Writing Week

Today was supposed to be the start a writing week, which would include this weekend, and every day of the coming week. Though I’m still not prepared to announce details, I am already working with an editor on the latest draft of The Juliet Stories, and expect the ink to dry on the publishing contract fairly soon, at which point I will shed superstition and tell. Suffice it to say, there is work to be done, and I am glad to be doing it. But twelve hours a week does not feel like enough time in which to accomplish what I want to do. So, Kevin kindly offered to help me make more time. Writing weeks are hard on everyone, require a ton of extra scheduling and planning, and are, frankly, a gruelling way to produce new work. But I’ve found them to be an extremely efficient use of time. The last writing week, I wrote two new stories while spending my days and nights completely lost in my own head. I need that level of focus. Therefore, the planned writing week. But early on in the planning, it seemed the week was already being chipped away at: AppleApple’s eighth birthday happened to fall during the week; there were necessary parties and cakes to be made; then The New Quarterly contacted me about their fall launch–yup, during writing week. But we decided to go ahead, largely because this was the only week that could work before the new year.

Yesterday morning, my grandma passed away. How quickly plans change. How easily they can be changed, when something critical arises. How little the little problems matter. Of course, we will be at her funeral–no matter when it falls. What could be more important than taking time to honour her life?

I am looking at a photograph of my grandma holding Albus. He is six months old, a drooling fat baby, nearly wriggling out of her arms. She is so completely herself in the photograph. A small smile crosses her lips as she gazes down at him. Her hair is done, like it always was. I think of all the ways that she was there for me, even though we lived at a distance. I remember the angel food cakes that she made for many of my birthdays: with strawberry icing. We were frequently travelling on my birthday, which falls between Christmas and New Year’s; I remember on several occasions that we blew out candles and ate Grandma’s specially-made cake for breakfast, before my family set out on a long birthday drive home. Her recipe for sugar cookies (a very unusual cookie that looks and tastes like a muffin top) was the last recipe she gave me: I phoned to get it a few years ago. She was already showing the early signs of Alzheimer’s, but she was able to read me her recipe, which was for a batch twice as large as the one I make (and which is posted on the blog). She had lots of grandchildren and great-grandchildren to bake for. She not only produced enormous batches of cookies and other baked goods, pickles, and all manner of canned foods; she also worked outside the home for most of her life. I never heard her complain. She was possibly the most composed person I’ve ever met. She could be relied upon to bring calm and dignity to any situation.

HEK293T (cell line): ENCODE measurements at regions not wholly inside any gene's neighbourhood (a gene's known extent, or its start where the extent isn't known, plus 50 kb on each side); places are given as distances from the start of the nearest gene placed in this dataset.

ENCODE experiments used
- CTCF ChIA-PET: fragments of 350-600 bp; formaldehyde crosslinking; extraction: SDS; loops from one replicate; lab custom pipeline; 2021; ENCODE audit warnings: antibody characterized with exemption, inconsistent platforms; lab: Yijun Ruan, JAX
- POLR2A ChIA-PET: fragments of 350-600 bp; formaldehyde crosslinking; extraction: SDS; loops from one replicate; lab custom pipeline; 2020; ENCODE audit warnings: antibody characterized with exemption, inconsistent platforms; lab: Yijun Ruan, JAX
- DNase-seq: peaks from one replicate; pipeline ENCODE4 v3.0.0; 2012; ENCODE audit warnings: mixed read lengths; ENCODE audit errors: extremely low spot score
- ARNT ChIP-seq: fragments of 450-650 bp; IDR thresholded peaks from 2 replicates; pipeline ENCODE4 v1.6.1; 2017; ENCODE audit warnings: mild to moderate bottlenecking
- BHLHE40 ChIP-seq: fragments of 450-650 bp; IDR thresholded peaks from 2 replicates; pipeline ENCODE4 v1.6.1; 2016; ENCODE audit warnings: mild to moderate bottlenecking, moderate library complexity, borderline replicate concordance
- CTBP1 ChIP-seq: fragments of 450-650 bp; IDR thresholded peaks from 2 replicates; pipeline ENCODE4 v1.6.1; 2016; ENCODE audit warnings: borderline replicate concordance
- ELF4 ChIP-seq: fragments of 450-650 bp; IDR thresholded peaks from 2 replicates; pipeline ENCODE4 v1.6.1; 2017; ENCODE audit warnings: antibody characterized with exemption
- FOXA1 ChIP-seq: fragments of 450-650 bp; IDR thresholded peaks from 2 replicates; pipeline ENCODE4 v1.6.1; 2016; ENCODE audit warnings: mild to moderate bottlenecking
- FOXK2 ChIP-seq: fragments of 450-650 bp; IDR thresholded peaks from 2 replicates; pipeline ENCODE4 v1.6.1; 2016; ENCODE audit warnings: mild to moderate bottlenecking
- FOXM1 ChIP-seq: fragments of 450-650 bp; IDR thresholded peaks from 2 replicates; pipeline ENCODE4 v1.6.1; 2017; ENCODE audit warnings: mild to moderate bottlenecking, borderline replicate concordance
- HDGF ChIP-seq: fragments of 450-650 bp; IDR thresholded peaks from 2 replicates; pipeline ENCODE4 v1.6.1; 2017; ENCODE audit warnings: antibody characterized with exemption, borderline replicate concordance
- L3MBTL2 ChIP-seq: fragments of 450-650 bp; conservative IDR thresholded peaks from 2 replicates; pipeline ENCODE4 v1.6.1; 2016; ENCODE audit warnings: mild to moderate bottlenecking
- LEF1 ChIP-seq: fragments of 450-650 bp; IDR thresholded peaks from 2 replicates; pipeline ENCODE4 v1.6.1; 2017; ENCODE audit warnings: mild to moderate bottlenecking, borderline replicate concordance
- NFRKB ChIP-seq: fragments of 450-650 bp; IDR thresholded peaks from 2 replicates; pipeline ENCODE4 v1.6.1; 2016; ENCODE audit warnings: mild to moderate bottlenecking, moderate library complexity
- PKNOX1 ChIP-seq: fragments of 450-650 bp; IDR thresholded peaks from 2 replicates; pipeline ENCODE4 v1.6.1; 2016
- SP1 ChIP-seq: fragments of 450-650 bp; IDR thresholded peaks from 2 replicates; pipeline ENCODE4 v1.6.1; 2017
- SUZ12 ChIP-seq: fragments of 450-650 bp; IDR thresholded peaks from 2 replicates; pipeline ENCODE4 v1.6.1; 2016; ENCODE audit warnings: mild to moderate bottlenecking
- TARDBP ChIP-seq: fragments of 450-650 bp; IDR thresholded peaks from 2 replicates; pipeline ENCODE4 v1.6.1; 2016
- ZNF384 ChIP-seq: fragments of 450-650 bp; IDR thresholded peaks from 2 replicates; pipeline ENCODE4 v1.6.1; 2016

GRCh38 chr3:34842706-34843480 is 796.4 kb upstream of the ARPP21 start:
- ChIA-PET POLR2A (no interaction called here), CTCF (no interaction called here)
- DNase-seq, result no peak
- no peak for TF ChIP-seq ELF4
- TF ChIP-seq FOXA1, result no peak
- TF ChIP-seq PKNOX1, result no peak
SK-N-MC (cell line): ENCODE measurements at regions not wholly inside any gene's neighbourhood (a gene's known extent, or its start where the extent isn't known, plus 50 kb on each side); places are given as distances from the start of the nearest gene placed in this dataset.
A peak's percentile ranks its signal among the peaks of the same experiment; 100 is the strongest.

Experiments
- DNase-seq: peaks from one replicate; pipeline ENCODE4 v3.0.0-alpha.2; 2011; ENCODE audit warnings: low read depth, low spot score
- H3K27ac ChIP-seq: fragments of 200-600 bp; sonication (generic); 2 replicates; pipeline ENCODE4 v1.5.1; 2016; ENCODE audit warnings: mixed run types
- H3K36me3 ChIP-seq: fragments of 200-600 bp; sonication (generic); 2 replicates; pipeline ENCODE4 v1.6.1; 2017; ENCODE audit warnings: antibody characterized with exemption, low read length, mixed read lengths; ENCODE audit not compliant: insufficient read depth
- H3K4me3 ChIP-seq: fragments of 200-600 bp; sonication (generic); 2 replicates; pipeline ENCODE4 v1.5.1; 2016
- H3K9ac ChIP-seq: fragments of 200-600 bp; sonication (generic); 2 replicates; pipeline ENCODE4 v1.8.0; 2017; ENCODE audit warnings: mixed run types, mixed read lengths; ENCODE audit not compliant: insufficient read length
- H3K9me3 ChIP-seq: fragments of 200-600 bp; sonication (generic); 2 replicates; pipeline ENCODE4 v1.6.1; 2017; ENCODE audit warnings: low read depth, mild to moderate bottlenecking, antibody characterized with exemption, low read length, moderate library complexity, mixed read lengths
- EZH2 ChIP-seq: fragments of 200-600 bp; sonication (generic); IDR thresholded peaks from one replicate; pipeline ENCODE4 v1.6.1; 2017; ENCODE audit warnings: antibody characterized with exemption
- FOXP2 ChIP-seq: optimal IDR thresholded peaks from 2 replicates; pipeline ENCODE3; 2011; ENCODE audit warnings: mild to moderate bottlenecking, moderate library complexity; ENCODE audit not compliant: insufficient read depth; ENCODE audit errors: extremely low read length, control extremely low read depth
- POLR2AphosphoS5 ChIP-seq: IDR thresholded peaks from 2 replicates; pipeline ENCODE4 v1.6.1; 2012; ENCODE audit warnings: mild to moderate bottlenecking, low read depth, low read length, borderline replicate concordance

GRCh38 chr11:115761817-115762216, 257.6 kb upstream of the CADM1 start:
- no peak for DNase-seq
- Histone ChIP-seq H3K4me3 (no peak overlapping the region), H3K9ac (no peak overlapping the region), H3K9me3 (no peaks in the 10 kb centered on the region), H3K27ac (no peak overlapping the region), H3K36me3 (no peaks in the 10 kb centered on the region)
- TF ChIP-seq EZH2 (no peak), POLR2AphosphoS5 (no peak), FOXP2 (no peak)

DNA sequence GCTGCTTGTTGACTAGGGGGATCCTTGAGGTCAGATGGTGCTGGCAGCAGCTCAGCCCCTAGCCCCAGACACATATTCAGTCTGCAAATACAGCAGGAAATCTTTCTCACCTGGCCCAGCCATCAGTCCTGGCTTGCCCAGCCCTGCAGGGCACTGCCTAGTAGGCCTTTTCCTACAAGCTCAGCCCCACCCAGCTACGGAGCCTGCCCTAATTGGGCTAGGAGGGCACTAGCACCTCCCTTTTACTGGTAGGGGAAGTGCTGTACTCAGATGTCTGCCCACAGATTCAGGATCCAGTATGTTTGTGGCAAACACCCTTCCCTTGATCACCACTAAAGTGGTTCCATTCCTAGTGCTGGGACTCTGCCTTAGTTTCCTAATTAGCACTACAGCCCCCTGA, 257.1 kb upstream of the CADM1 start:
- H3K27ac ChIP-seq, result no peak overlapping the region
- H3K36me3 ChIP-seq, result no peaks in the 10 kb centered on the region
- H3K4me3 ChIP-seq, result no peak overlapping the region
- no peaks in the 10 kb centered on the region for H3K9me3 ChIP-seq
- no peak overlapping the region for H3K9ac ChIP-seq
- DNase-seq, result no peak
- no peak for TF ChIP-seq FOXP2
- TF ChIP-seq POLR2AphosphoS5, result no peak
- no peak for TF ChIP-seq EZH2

So. This is what this writing week will bring instead: memories, family time, and a batch of sugar cookies. Who knows, it may bring some stories home, too.

Dance Like You Mean It
Trespasser

2 Comments

  1. Carrie I am so sorry for your loss. Grandmas are extremely special people. My thoughts are with you and your family. Take care.

    Reply
  2. So sorry to hear about your loss. It is amazing what was once impossible can be made possible when needed.

    (If you do make your Grandma’s cookies, could you take a picture? I’d love to make them and I’d like to see what they’re supposed to look like.)

    Reply

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